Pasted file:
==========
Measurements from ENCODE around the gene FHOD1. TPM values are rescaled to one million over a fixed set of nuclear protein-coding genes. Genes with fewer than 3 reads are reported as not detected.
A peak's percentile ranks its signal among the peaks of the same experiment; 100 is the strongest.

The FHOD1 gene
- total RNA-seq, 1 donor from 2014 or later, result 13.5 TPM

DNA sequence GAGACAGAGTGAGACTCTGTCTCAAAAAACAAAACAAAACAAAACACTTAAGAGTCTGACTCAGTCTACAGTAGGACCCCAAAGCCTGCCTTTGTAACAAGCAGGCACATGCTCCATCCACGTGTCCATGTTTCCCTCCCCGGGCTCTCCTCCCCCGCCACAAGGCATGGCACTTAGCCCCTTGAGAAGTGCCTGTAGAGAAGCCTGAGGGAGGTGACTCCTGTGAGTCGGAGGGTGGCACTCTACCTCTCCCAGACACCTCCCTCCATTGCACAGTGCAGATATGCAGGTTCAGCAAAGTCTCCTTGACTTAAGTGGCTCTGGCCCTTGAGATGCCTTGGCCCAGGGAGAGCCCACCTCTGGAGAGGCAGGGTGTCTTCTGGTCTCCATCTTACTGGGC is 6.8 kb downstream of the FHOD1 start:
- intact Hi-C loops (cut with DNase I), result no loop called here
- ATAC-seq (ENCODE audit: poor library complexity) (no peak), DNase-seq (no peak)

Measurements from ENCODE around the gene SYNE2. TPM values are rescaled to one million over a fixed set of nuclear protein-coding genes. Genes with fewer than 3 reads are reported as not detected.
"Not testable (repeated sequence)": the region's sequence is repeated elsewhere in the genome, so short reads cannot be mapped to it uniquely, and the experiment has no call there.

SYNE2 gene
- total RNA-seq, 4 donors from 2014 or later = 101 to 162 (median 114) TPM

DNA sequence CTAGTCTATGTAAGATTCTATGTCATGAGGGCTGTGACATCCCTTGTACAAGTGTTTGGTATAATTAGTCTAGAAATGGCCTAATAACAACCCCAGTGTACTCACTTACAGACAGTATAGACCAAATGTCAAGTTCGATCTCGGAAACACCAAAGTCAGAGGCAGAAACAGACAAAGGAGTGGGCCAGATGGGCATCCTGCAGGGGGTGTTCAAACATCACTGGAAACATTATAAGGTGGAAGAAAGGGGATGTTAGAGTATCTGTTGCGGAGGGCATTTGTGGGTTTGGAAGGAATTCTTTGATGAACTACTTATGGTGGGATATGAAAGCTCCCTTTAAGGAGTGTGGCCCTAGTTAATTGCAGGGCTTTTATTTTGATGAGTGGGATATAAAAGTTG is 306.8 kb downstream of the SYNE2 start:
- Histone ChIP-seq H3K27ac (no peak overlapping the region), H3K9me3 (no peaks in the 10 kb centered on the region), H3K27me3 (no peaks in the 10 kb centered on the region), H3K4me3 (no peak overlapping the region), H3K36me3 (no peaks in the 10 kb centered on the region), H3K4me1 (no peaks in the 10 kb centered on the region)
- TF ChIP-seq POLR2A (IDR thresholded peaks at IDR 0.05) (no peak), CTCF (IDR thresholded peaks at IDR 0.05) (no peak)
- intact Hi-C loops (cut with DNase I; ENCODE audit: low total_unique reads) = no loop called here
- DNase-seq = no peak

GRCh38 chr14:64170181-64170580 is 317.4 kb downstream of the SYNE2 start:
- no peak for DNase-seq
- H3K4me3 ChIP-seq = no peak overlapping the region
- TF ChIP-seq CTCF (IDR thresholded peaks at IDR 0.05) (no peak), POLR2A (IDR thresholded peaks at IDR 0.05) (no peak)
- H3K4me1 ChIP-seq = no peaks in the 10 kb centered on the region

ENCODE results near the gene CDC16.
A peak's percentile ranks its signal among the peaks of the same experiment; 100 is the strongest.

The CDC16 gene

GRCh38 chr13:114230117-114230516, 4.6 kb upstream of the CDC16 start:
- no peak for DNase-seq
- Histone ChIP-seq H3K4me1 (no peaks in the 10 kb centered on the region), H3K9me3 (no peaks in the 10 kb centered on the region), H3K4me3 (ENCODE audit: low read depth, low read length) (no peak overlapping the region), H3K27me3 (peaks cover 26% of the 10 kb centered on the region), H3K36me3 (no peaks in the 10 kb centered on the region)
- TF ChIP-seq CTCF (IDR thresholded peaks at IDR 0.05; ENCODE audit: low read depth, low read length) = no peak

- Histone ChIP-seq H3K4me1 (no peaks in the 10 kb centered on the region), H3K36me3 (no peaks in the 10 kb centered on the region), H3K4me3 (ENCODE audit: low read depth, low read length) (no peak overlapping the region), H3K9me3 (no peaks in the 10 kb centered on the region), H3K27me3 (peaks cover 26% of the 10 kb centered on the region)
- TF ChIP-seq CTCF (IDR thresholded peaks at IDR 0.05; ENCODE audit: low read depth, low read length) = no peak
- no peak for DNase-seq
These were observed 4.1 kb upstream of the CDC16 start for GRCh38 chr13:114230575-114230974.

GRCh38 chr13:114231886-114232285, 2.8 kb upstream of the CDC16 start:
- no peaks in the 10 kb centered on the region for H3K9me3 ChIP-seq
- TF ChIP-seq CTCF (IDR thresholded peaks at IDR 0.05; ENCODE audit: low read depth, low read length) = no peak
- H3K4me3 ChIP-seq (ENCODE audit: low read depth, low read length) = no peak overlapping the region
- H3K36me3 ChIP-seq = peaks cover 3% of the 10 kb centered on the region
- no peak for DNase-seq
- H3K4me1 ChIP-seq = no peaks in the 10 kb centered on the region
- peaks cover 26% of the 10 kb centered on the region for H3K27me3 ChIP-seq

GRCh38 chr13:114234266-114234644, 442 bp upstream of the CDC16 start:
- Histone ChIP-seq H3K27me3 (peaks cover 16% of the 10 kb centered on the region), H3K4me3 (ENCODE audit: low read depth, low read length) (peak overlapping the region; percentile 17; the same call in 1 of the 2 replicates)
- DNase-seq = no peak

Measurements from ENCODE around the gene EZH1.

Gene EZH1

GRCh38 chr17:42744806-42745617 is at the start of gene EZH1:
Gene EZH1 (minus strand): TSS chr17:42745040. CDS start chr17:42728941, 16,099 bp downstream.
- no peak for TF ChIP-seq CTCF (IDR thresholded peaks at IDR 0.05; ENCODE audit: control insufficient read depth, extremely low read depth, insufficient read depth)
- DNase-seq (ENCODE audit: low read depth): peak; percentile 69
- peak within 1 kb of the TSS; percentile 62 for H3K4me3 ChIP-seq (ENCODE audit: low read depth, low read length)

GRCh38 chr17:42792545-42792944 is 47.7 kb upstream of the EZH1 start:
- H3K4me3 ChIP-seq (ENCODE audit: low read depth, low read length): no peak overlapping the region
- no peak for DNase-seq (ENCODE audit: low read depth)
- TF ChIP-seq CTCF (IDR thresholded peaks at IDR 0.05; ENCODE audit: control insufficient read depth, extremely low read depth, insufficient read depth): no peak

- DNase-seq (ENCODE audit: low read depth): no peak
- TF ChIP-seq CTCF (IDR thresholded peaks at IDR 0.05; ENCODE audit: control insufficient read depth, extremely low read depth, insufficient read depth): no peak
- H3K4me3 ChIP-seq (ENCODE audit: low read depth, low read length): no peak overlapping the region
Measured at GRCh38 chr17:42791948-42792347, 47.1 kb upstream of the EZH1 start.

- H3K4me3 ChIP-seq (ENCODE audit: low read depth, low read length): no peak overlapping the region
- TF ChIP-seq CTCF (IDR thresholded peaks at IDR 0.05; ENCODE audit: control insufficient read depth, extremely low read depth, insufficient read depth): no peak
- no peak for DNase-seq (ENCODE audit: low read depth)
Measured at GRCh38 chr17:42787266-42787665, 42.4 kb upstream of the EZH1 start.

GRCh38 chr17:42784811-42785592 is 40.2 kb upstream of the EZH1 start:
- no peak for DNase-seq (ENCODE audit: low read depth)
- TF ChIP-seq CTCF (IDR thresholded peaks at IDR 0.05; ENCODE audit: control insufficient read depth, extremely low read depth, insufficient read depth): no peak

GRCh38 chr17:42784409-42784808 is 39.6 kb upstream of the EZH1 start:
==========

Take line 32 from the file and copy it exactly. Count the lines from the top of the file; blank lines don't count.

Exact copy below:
These were observed 4.1 kb upstream of the CDC16 start for GRCh38 chr13:114230575-114230974.